Crealtiy's CR-10S Pro V2 is one of our top recommendations for a large-volume 3D printer. The V2 improves on the popular CR-10S model with a sleek, compact design, 480W power supply, and an improved Capricorn Bowden tube.
We weren't fans of the original CR-10S Pro, but the V2 makes several minor changes to improve print quality and user experience.
The printer comes mostly assembled, making it quick and easy to get up and running. After attaching the Z-axis tower and connecting the wiring, you're ready to print.
The auto bed leveling makes it easy to get good first-layer print adhesion without struggling with manual leveling. We had no trouble keeping prints adhered to the build surface.
The CR-10S Pro V2 provides excellent print quality with a large build surface to play with. The printer's not perfect and lacks the Z-axis supports. But if you want big prints, the CR-10S Pro V2 is a must.
- Great value
- Large build volume
- Compact design
- Easy to use
- Excellent print quality
- No cross braces to support the Z-axis
The Elegoo Mars 3 features the slickest design yet. Look under the hood and find a compact but powerful resin printer. The Mars 3 packs a 4K screen and has the ability to print at a resolution of 35 microns per voxel.
The upgraded resolution isn't all that noticeable, but they do make fine details pop on miniature
And printer's 143x90x165 mm build volume is bigger than other small-sized 3D printers.
Mars 3 is a go-to printer for detailed resin printing. The beginner-friendly set up, ease of use, and highly detailed printing make it one of the most popular resin printers on the market.
- High-resolution prints
- Slick design
- Relatively large build volume
- Not WiFi enabled
- Not much of an improvement compared to previous models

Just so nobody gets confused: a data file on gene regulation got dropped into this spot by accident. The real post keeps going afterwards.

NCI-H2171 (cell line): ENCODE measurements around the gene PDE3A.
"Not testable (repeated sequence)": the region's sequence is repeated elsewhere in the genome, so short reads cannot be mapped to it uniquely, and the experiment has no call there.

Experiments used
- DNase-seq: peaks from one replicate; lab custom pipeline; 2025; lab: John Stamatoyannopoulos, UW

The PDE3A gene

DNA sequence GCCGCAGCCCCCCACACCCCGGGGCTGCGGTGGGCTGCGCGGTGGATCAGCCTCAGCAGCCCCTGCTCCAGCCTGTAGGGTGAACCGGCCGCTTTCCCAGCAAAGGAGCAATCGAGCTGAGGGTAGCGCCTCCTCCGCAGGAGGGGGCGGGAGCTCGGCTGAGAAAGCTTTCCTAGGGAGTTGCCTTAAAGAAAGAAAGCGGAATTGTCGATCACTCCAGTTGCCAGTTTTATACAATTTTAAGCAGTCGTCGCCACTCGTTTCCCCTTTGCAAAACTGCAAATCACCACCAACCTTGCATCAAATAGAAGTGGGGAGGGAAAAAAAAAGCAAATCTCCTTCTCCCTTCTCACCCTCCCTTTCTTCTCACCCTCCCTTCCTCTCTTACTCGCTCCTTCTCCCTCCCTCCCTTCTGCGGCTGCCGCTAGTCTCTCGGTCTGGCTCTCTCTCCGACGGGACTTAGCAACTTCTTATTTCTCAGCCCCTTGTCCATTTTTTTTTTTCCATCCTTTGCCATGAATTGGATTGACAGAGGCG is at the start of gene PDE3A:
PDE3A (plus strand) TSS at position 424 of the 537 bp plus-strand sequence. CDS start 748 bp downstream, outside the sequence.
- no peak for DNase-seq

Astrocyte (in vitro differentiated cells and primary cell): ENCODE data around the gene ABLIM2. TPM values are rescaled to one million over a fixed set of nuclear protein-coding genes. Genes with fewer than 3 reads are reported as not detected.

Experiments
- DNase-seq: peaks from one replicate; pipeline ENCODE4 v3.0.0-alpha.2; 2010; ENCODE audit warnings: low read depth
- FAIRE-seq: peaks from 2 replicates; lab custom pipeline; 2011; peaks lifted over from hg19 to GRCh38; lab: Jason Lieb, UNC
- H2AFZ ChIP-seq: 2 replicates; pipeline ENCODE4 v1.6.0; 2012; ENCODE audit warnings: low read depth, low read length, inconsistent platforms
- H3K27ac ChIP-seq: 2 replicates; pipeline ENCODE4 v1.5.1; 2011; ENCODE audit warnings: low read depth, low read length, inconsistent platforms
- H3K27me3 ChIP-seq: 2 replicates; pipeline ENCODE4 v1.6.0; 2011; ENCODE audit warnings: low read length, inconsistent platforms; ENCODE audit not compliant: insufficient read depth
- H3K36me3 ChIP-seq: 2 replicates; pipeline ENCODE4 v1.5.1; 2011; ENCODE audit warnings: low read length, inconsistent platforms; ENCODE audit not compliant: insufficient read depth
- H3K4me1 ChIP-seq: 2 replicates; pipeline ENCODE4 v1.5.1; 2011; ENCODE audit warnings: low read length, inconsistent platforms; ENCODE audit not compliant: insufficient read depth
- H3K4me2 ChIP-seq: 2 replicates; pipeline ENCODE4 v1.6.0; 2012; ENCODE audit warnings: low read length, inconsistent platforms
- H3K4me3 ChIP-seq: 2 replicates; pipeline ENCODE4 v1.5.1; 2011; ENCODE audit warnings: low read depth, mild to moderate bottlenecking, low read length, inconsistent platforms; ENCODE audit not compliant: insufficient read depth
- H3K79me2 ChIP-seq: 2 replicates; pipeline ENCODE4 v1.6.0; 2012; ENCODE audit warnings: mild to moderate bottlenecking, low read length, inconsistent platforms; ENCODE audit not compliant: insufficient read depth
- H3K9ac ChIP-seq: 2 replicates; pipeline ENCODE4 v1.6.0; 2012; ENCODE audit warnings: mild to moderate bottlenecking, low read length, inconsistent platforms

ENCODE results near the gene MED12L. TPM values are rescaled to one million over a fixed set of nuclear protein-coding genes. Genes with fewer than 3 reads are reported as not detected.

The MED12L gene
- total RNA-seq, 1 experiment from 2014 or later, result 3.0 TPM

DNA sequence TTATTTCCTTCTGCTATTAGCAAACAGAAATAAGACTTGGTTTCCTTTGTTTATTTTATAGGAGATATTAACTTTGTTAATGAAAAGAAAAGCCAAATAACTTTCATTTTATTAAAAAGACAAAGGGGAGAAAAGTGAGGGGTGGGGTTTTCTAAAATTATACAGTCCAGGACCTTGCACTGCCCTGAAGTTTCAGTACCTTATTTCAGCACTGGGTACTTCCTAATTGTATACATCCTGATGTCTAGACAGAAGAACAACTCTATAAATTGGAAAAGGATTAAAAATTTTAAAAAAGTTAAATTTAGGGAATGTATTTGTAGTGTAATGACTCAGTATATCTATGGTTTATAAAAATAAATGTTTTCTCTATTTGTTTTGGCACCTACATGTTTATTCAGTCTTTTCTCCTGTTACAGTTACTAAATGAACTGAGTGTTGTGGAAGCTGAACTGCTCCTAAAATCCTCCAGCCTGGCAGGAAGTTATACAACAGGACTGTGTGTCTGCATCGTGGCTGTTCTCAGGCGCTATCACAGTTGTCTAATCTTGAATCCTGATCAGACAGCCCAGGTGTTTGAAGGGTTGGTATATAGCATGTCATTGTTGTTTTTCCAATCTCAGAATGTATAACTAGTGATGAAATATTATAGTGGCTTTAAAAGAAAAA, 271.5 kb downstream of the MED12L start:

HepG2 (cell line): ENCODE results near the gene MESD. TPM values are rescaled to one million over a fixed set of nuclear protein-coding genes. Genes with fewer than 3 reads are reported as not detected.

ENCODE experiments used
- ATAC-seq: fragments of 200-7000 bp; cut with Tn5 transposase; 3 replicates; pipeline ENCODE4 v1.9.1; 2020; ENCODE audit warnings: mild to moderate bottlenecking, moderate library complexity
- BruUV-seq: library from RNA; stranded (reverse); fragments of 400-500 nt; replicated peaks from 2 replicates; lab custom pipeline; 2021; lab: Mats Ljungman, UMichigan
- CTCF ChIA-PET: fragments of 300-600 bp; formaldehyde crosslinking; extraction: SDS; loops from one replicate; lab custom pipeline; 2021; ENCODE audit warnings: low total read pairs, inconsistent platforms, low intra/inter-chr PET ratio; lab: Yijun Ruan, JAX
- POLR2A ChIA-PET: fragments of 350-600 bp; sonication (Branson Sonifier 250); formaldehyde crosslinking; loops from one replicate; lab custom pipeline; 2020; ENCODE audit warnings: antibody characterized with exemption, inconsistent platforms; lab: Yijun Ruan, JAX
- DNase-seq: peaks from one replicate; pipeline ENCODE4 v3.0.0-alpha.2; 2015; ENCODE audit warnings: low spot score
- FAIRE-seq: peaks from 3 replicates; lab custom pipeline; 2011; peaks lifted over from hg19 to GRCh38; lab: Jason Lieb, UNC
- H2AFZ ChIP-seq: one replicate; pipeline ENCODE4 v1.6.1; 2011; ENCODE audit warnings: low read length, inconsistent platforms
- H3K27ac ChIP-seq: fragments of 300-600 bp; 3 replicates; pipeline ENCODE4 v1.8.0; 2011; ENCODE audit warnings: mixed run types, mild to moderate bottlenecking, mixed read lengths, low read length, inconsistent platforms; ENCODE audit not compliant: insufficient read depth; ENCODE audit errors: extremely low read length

The Anycubic Photon Mono X 6K offers a huge 243 x 198 x 121mm build volume and excellent print quality. The 6K screen ensures that you don't lose quality as you scale up your prints, a common problem among resin 3D printers.
The upgraded screen provides faster print speeds than the original Photon Mono X of 80mm/h compared to the Mono X's 60mm/h.
The large build volume, fast print speed, and highly detailed print quality make it a perfect choice for large detailed prints like cosplay items, prototyping, or home decor. The printer is incredibly user-friendly, making it perfect for beginners.
The only drawback to the Photon Mono X 6K is the loud fans used while operating. The fans ensure the printer runs at optimal temperature, but the noise means you'll have to keep it in a separate room while in use.
- Excellent print quality
- Large build volume
- Provided screen protector
- WiFi connectivity
- Fans can be noisy
- High price point
- Prints can adhere too well to the build plate and be difficult to remove
The Phrozen Sonic Mega 8K is an incredible package, outperforming all other 3D printers on the market with unparalleled print quality. The printer comes with a 15-inch mono LCD screen - the largest on the market.
When you receive a Sonic Mega 8K printer, it comes with the build plate pre-leveled and calibrated. All you have to do is take it out of the box and get ready to print.
The dual linear rail and all-metal structure provide excellent support and stability, which is important when printing large objects. And the dual-rear fans provide enough cooling to ensure your 3D printer never overheats.
The Sonic Mega 8K produces incredibly detailed prints, with the largest build volume of any resin 3D printer. With its easy to use design, sturdy construction, and Chitubox integration, it really is the ultimate printer.
- Ultra-detailed 8K resolution
- Massive build volume
- Expensive price tag
The Original Prusa Mini+ is a smaller version of the popular Original Prusa i3 MK3S+. Unlike the MK3S+, the Mini+ doesn't have a fully assembled purchase option. The printer comes in kit form or semi-assembled.
The printer requires assembly, and the calibration process can be tricky for beginners.
But once you've fully assembled the printer, the Prusa Mini+ is easy to use and produces excellent print quality. The auto bed leveling is a major plus, thanks to its SuperPinda probe. We consistently found excellent first-layer bed adhesion and incredible print quality during our testing.
The printer supports various filament types, including PLA, ABS, PETG, and PC.